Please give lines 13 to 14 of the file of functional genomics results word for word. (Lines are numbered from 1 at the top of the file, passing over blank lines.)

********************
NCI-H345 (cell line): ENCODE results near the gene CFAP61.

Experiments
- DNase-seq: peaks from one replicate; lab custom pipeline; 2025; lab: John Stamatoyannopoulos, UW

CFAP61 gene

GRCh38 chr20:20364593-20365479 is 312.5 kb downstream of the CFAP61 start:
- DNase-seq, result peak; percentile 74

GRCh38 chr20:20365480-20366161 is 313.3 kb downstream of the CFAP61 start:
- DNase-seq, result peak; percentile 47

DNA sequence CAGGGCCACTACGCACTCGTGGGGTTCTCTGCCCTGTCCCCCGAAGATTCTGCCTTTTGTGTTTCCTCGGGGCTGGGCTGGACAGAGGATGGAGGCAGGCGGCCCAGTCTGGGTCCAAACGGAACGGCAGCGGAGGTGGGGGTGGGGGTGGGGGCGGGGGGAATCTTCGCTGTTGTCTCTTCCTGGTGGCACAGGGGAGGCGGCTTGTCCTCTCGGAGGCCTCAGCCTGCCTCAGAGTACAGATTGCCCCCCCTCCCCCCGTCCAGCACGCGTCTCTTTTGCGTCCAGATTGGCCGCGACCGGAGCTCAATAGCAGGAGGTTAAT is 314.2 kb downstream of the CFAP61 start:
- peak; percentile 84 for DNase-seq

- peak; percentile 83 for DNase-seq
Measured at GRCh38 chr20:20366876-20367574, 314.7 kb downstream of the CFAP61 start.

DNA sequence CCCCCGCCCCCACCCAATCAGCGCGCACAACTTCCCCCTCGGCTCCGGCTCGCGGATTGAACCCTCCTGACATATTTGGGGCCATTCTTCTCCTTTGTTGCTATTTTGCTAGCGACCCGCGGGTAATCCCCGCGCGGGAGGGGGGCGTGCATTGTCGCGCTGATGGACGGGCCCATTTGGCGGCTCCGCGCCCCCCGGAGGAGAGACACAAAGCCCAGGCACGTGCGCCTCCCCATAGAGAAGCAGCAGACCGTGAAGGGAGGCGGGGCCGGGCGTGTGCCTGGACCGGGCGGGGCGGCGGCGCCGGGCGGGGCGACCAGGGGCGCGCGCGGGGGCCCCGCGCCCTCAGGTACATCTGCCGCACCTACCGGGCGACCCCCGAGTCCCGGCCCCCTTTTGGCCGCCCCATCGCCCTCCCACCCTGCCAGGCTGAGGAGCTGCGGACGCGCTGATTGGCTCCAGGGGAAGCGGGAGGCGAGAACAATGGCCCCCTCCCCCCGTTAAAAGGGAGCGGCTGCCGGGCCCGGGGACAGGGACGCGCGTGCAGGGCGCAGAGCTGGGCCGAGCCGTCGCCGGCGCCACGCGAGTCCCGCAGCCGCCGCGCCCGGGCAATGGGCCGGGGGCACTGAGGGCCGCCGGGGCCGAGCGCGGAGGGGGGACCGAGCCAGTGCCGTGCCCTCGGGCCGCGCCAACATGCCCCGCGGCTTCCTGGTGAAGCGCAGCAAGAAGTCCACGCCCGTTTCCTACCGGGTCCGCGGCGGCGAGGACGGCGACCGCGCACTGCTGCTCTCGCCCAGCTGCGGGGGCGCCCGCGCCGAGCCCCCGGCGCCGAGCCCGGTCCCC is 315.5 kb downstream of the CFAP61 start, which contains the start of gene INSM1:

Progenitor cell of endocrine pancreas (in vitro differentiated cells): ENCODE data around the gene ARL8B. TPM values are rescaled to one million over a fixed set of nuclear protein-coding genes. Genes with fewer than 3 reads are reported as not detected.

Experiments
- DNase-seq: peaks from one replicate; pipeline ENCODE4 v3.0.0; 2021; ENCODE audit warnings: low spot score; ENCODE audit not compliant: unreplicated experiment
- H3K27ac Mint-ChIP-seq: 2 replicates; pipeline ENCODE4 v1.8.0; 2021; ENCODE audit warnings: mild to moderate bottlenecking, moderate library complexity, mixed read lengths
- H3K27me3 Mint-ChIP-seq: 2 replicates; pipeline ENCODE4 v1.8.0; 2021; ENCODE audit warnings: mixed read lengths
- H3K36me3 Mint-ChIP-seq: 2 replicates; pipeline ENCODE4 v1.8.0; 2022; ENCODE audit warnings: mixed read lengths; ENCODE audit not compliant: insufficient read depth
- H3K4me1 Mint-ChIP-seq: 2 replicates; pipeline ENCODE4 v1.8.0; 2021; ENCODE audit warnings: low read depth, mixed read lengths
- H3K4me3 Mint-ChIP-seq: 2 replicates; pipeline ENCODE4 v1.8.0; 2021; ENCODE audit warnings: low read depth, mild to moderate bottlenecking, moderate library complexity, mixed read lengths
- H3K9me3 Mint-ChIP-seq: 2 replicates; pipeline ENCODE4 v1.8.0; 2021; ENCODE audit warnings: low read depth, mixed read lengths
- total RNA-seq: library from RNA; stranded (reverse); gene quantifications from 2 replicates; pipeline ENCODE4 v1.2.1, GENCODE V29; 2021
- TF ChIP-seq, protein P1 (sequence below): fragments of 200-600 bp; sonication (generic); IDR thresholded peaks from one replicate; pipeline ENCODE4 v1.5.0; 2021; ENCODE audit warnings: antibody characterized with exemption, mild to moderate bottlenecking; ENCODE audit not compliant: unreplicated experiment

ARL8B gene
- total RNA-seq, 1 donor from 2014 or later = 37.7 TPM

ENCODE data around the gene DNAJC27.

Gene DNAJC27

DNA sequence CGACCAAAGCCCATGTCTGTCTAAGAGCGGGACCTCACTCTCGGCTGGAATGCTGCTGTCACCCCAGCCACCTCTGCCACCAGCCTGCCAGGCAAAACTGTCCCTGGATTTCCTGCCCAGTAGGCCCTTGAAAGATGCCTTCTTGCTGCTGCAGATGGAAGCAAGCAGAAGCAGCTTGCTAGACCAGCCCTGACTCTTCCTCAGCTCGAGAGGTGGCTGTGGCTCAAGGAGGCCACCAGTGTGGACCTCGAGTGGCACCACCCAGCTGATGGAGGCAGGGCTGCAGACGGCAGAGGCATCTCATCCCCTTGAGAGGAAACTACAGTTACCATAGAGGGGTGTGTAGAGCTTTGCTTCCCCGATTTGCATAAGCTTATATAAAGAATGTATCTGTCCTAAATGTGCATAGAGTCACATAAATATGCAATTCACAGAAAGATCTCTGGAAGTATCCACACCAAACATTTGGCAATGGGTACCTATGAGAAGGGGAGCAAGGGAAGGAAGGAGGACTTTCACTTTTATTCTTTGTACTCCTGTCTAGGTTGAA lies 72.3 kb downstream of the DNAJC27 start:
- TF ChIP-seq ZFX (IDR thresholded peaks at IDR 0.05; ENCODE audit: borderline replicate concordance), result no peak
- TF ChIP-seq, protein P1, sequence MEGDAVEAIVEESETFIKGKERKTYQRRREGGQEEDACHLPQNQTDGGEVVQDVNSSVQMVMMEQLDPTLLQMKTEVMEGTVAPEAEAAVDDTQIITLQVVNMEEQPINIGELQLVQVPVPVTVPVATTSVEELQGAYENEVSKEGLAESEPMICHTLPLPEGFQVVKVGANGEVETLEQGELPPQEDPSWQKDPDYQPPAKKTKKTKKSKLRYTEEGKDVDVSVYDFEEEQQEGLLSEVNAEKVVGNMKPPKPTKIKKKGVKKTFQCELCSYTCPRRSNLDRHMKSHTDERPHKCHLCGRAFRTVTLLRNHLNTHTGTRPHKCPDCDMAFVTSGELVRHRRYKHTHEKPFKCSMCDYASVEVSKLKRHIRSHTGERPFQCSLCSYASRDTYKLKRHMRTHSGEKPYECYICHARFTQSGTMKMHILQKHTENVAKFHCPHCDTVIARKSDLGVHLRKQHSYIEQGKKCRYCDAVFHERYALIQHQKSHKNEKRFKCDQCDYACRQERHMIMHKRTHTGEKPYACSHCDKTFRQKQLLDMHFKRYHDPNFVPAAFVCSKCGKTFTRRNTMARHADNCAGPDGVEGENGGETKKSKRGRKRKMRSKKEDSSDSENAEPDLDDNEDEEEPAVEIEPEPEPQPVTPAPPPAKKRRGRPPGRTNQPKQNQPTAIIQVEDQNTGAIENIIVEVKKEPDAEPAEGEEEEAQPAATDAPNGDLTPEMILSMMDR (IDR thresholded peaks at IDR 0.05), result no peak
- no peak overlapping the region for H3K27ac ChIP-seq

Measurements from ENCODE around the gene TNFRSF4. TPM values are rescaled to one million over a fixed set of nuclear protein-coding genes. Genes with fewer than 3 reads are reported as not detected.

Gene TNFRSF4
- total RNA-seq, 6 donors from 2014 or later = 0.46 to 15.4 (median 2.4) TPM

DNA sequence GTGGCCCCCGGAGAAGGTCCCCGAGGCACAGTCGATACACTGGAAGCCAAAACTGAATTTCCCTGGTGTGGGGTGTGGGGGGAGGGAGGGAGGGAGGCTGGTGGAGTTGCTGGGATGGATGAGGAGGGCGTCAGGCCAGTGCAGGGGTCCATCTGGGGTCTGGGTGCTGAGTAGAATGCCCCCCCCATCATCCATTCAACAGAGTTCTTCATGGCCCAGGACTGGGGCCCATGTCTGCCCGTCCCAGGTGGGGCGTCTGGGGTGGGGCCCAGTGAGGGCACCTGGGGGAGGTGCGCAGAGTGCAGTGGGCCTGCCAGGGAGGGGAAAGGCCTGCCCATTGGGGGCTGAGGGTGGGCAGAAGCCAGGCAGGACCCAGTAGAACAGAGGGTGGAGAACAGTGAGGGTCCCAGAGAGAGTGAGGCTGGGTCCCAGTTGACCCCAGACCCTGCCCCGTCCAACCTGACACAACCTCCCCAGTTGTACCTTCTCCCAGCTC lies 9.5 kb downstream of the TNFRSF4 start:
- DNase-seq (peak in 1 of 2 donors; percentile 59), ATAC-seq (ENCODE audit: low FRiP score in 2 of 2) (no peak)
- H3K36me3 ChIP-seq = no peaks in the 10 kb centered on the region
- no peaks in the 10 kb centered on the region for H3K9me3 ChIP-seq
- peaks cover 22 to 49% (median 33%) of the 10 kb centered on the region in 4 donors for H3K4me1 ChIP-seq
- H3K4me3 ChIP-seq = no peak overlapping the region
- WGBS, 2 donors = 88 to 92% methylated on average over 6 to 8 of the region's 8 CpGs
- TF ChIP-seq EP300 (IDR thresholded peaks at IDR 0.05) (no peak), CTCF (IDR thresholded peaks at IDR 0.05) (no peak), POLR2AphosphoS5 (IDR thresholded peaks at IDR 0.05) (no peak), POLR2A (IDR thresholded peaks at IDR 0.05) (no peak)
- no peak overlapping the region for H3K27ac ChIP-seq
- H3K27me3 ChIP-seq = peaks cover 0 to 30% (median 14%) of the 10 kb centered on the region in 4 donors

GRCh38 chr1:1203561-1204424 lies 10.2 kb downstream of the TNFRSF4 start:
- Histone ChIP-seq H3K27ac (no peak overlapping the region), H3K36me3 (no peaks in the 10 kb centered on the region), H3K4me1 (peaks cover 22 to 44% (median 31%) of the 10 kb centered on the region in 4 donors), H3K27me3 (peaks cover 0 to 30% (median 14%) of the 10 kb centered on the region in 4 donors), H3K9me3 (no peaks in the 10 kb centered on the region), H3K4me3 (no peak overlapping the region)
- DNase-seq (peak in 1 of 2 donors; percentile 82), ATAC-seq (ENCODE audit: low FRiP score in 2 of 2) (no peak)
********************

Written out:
DNA sequence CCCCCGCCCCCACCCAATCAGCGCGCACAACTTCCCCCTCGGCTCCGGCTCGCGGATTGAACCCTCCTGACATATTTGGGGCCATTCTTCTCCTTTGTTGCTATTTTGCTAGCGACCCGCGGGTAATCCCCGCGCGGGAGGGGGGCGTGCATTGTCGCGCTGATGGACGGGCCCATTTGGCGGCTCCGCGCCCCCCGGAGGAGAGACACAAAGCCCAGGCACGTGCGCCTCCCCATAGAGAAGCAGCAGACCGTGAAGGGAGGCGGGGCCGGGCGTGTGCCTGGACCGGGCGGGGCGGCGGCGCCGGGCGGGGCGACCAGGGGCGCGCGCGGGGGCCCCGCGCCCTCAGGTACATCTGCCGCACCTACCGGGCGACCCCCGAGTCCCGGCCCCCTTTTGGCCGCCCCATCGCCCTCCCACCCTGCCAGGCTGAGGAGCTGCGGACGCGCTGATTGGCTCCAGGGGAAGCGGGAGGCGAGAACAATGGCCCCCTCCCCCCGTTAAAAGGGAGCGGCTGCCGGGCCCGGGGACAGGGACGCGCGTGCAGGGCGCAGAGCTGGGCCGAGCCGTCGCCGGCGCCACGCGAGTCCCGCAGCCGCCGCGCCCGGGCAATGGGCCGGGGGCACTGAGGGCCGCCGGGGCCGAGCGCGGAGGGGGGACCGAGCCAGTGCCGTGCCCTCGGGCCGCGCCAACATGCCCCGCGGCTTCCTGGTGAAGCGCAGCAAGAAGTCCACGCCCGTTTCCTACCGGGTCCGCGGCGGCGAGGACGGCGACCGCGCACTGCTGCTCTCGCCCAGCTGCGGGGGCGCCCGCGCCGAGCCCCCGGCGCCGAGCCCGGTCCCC is 315.5 kb downstream of the CFAP61 start, which contains the start of gene INSM1:

Progenitor cell of endocrine pancreas (in vitro differentiated cells): ENCODE data around the gene ARL8B. TPM values are rescaled to one million over a fixed set of nuclear protein-coding genes. Genes with fewer than 3 reads are reported as not detected.